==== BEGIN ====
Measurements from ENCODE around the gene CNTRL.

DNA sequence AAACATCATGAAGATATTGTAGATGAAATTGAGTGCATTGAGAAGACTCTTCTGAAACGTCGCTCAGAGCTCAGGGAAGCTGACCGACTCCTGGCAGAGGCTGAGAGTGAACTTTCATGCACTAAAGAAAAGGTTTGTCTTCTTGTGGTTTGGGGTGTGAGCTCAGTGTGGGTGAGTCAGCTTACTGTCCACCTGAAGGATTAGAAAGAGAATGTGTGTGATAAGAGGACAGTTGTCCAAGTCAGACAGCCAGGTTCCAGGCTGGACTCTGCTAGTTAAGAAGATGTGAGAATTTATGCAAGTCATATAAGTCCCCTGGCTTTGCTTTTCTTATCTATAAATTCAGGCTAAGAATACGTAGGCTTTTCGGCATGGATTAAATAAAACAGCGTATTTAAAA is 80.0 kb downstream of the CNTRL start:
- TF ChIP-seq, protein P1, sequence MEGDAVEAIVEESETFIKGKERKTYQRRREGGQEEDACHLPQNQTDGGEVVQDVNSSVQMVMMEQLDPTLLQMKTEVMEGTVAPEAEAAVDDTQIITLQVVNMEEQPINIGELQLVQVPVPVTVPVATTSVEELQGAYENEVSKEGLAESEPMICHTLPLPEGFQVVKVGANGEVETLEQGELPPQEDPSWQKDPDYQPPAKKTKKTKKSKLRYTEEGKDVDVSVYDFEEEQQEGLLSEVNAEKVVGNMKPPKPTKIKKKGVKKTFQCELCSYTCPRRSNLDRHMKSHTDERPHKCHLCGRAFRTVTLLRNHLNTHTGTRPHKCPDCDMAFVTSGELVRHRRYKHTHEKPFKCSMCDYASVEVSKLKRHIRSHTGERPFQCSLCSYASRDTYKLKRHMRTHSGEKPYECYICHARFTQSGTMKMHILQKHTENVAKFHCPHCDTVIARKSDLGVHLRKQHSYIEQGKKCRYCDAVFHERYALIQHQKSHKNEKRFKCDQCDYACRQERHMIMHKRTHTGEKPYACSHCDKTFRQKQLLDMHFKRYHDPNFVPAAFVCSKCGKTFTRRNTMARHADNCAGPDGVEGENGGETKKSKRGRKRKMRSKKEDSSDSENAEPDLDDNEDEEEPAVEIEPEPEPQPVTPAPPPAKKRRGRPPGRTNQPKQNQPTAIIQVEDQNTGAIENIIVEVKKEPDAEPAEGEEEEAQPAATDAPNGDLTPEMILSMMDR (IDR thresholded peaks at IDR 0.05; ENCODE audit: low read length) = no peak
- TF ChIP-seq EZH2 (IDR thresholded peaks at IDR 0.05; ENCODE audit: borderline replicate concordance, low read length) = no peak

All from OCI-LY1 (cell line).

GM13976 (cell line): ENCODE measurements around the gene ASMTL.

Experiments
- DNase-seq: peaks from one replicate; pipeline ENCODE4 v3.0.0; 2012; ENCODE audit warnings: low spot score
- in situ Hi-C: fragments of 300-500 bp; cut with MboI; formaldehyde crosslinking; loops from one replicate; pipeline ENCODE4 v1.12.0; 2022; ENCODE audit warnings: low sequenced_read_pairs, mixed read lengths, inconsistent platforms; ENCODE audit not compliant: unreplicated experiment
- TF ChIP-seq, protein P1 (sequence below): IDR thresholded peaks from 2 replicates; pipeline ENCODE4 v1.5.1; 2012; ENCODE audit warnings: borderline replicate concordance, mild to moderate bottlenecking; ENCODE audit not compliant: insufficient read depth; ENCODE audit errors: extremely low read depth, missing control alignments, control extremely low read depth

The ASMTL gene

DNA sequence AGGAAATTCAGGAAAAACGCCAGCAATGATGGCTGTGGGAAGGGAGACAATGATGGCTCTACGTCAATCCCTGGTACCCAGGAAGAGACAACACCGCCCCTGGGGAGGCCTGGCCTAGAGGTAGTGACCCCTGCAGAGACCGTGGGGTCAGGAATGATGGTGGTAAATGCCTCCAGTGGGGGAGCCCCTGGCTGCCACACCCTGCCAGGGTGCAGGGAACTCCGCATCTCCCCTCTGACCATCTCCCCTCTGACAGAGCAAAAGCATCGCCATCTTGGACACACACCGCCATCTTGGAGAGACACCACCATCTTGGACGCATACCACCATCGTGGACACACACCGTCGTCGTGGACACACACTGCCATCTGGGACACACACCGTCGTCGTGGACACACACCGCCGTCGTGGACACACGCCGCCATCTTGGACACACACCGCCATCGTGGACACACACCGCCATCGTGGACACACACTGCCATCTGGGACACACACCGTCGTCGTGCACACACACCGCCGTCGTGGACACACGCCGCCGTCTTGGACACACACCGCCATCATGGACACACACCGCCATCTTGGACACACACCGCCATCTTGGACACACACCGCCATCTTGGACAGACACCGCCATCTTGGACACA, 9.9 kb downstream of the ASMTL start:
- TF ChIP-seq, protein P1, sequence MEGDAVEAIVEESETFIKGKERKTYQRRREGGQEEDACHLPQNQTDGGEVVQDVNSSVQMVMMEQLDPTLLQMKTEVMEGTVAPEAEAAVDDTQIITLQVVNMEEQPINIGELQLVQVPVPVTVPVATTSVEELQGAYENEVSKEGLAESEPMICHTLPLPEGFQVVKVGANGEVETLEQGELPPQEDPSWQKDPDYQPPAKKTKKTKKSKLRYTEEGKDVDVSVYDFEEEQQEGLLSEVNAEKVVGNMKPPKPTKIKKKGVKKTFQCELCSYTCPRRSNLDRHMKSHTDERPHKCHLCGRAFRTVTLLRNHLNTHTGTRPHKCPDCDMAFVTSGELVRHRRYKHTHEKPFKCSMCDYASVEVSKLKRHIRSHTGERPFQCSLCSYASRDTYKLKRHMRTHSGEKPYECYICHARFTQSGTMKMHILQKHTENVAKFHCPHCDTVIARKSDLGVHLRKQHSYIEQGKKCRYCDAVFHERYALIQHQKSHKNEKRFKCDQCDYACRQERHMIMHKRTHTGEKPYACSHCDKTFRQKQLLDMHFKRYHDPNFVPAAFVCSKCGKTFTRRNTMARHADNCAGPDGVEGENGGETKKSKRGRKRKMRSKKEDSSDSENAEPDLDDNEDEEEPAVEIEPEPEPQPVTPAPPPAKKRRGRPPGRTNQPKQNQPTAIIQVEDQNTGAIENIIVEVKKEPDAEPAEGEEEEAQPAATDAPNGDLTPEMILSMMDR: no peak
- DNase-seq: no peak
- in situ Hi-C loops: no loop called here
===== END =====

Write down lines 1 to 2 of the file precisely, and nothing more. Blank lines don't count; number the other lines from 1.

Measurements from ENCODE around the gene CNTRL.

DNA sequence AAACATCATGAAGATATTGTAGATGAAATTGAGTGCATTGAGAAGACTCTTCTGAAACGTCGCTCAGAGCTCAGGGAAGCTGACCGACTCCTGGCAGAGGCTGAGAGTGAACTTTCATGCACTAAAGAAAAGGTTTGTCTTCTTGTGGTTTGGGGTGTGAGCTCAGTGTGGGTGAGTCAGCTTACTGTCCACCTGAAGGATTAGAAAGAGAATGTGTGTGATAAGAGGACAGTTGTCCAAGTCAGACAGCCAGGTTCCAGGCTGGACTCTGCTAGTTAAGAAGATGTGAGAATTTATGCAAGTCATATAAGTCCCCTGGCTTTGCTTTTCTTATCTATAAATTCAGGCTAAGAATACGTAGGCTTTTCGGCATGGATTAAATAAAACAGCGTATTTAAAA is 80.0 kb downstream of the CNTRL start: